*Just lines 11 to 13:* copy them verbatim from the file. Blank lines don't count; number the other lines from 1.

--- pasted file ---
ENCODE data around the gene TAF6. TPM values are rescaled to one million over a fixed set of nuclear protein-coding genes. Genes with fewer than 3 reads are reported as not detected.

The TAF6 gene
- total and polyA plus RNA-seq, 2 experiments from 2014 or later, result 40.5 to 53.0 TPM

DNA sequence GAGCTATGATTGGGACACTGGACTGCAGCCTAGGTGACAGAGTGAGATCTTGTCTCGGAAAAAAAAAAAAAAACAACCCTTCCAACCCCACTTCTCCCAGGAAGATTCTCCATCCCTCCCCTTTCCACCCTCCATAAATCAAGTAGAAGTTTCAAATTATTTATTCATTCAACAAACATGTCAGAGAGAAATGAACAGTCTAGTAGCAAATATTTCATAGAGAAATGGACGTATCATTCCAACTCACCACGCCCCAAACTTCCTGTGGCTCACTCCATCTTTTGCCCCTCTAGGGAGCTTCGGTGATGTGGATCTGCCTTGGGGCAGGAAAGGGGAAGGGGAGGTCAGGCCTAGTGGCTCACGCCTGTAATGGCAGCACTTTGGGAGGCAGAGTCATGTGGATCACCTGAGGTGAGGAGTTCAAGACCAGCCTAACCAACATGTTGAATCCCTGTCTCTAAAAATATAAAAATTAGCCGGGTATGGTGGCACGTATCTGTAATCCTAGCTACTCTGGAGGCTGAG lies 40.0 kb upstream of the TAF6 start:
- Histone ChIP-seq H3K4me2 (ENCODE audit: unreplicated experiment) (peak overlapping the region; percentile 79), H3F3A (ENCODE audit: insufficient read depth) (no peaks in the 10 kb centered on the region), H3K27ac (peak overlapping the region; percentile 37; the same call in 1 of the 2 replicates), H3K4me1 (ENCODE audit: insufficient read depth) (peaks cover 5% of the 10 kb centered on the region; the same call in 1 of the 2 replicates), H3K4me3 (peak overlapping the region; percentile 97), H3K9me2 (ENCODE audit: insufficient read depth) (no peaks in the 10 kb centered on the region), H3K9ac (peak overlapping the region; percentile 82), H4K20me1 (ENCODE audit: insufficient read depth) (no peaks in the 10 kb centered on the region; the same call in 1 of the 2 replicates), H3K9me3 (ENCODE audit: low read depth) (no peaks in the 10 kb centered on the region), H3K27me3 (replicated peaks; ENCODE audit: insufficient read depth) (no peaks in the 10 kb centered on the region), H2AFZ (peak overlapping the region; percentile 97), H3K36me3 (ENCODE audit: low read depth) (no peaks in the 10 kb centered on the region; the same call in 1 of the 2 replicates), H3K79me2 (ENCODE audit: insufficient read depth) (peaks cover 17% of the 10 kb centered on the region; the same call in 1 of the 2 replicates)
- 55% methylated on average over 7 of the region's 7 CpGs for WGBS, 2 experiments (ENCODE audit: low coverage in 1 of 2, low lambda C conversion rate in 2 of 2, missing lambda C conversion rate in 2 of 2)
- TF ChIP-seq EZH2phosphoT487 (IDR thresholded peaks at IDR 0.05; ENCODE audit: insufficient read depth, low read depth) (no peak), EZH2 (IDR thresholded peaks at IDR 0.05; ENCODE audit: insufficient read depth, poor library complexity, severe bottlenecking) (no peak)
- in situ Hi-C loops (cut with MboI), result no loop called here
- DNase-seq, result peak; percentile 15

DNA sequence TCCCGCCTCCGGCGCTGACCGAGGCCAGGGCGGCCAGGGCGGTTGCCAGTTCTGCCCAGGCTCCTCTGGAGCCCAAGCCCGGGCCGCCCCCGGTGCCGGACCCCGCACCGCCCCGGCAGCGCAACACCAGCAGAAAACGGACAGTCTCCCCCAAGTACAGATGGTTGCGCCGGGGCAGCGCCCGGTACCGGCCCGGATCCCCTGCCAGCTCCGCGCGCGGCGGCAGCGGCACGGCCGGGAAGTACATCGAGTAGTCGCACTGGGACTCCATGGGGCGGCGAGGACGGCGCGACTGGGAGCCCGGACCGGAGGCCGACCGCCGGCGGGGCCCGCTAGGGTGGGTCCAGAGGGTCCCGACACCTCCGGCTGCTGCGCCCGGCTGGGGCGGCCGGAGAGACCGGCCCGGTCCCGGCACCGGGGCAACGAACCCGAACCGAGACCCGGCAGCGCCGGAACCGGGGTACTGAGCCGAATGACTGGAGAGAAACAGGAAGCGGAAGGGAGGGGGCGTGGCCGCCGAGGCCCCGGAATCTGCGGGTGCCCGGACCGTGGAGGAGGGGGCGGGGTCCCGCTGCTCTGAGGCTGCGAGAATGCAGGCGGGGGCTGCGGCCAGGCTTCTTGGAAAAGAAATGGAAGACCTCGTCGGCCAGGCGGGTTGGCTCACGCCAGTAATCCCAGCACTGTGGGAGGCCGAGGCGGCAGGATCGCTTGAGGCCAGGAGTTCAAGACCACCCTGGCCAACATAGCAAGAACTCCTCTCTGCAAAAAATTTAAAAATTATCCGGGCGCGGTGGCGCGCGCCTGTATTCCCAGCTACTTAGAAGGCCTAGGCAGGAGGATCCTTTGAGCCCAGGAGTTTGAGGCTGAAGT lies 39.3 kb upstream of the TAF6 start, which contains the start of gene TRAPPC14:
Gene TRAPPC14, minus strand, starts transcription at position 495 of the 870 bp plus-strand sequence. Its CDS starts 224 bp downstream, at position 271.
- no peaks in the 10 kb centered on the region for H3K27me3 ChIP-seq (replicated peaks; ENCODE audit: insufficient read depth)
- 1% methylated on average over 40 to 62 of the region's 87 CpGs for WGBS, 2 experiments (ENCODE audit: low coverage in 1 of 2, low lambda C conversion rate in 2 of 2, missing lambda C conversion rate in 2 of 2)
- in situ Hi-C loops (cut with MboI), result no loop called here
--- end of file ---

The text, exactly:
Gene TRAPPC14, minus strand, starts transcription at position 495 of the 870 bp plus-strand sequence. Its CDS starts 224 bp downstream, at position 271.
- no peaks in the 10 kb centered on the region for H3K27me3 ChIP-seq (replicated peaks; ENCODE audit: insufficient read depth)
- 1% methylated on average over 40 to 62 of the region's 87 CpGs for WGBS, 2 experiments (ENCODE audit: low coverage in 1 of 2, low lambda C conversion rate in 2 of 2, missing lambda C conversion rate in 2 of 2)